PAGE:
Retinoschisis is a genetic eye disorder that impairs normal vision. This disorder affects the retina, which is a specialized light-sensitive tissue that lines the back of the eye. Damage to the retina impairs the sharpness of vision (visual acuity).
Lipid nanoparticles (SLNs and NLCs) are regarded as highly promising systems for delivering nucleic acids in gene therapy.
Two gene mutations that trigger a retinal disease that causes blindness in one in 5,000 males have been mapped, leading to the potential for new therapeutic treatments.
Researchers at the University of California, Berkeley, have developed an easier and more effective method for inserting genes into eye cells that could greatly expand gene therapy to help restore sight to patients with blinding diseases ranging from inherited defects like retinitis pigmentosa to degenerative illnesses of old age, such as macular degeneration
Cerebral damage and retinopathy of prematurity are independently associated with the risk for visual impairment in 4-year-old children who were born prematurely, show Danish study results.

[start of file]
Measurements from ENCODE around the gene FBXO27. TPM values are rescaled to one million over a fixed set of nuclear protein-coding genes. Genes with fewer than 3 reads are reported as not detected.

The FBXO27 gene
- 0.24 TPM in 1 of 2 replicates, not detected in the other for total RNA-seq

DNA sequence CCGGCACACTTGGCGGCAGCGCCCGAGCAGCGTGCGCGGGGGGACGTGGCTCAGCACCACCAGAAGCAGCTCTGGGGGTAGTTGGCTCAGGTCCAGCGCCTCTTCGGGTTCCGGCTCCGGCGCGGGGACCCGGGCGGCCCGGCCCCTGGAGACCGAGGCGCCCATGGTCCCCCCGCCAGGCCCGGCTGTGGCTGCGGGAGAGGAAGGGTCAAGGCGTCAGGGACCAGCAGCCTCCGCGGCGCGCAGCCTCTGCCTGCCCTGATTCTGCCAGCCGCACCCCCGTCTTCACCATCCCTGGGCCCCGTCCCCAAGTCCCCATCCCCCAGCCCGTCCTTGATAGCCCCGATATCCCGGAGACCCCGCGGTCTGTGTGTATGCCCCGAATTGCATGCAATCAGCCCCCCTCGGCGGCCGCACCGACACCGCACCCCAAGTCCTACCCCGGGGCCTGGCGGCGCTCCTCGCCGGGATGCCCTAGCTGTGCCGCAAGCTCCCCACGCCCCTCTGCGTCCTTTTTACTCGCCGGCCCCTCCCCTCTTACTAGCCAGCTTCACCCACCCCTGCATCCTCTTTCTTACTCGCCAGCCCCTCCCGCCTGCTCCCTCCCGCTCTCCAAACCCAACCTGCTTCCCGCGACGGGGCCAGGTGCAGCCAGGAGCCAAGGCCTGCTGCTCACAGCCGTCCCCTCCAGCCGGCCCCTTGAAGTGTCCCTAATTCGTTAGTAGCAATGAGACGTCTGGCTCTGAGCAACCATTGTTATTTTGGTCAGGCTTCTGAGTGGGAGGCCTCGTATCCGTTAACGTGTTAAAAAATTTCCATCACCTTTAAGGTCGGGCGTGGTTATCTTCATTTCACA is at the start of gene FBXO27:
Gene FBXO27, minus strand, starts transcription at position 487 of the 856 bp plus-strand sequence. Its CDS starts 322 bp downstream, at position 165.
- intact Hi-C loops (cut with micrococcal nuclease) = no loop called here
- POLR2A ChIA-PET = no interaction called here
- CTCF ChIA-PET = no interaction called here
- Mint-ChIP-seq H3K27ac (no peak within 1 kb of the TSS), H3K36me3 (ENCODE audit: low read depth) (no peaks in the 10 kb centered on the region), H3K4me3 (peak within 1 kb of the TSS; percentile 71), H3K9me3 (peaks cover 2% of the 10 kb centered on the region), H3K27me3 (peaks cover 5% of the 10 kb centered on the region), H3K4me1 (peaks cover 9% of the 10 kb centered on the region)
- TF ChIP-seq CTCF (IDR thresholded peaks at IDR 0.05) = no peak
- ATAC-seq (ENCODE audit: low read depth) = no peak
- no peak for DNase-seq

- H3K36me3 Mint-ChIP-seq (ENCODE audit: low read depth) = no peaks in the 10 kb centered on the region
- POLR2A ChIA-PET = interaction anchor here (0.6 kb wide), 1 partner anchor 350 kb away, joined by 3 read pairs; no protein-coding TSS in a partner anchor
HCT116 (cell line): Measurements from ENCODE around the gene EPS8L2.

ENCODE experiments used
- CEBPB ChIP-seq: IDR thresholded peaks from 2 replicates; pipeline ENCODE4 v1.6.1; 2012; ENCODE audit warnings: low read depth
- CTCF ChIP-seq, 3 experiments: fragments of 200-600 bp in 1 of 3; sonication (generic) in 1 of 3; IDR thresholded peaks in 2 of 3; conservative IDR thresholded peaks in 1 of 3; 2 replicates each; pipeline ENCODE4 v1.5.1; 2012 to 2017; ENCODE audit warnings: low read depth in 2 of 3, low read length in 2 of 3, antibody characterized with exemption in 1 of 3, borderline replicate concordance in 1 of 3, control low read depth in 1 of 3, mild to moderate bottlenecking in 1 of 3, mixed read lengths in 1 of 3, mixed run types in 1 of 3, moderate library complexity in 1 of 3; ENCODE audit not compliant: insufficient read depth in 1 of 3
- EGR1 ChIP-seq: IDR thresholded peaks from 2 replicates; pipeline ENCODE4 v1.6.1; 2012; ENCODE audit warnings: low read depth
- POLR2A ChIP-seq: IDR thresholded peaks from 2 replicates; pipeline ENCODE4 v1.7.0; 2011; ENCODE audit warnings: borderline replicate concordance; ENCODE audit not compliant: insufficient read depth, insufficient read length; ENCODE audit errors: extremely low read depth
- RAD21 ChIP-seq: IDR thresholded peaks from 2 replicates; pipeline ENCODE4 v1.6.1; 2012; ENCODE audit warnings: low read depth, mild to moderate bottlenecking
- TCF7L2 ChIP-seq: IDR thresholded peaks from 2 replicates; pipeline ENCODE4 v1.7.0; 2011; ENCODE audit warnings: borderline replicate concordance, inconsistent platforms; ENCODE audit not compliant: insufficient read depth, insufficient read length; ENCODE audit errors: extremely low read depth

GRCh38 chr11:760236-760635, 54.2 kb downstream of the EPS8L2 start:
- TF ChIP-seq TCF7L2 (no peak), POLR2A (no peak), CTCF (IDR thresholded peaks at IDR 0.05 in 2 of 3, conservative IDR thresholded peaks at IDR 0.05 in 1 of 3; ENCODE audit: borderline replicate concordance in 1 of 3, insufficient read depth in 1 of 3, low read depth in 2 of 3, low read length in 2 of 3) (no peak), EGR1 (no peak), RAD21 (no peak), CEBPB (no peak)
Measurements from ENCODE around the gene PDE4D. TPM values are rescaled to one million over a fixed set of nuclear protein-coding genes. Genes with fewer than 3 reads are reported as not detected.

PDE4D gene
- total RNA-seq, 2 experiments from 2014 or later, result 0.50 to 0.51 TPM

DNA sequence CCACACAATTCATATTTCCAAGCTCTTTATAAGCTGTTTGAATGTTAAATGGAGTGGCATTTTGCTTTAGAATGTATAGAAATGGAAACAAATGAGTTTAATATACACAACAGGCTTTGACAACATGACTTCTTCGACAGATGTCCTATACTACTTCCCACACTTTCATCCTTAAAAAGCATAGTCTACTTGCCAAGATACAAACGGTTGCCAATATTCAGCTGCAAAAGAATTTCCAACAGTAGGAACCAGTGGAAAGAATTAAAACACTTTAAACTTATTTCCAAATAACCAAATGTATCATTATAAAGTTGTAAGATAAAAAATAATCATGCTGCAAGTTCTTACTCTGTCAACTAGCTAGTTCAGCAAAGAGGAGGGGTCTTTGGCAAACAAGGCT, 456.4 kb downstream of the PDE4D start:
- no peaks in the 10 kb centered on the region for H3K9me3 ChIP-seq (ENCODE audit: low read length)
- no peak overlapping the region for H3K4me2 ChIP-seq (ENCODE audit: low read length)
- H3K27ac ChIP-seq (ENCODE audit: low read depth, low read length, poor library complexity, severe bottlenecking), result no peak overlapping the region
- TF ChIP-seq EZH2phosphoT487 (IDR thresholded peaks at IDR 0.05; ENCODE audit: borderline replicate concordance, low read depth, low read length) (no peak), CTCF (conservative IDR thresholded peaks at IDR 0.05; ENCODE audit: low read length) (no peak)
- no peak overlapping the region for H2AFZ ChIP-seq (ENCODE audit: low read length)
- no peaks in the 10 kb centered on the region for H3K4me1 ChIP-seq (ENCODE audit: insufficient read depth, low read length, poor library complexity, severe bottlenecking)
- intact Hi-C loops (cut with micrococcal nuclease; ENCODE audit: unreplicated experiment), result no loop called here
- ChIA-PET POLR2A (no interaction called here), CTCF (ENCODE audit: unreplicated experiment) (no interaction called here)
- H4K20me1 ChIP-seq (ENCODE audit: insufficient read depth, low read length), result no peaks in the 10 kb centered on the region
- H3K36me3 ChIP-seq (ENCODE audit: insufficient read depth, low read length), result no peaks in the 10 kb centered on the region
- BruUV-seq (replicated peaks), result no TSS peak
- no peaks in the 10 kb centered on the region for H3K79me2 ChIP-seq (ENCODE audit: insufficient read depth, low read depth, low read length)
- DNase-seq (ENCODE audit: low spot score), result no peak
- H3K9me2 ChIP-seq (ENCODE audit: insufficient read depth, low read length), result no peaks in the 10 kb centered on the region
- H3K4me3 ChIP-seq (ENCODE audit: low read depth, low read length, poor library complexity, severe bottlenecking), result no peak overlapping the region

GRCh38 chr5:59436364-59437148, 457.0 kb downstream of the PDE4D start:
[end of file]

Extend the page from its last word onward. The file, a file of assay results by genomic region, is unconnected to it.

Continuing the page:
Applied Genetic Technologies Corporation, a privately-held, clinical stage biotechnology company developing novel systems to deliver human therapeutics, announces that it has received a grant of $1.5 million from the Foundation Fighting Blindness to fund a pre-clinical trial evaluating the safety and efficacy of a gene therapy treatment for X-linked Retinoschisis (XLRS), a genetic eye disease affecting over 35,000 patients in the US and Europe.
Ophthalmologists examining infants for possible Shaken Baby Syndrome (SBS) found that a handheld Spectral Domain Optical Coherence Tomography (SD-OCT) device provided high-resolution images of the retina and the vitreoretinal interface in infants with SBS, reports a study in the current issue of Retina, The Journal of Retinal and Vitreous Diseases.
Using a hand-held spectral domain optical coherence tomography (SD-OCT) imaging device, researchers have obtained high-resolution retinal scans of premature infants with progressive retinopathy of prematurity (ROP), according to a report in this month's Archives of Ophthalmology.
University of Florida scientists used a healthy human gene to prevent blindness in mice with a form of an incurable eye disease that strikes boys.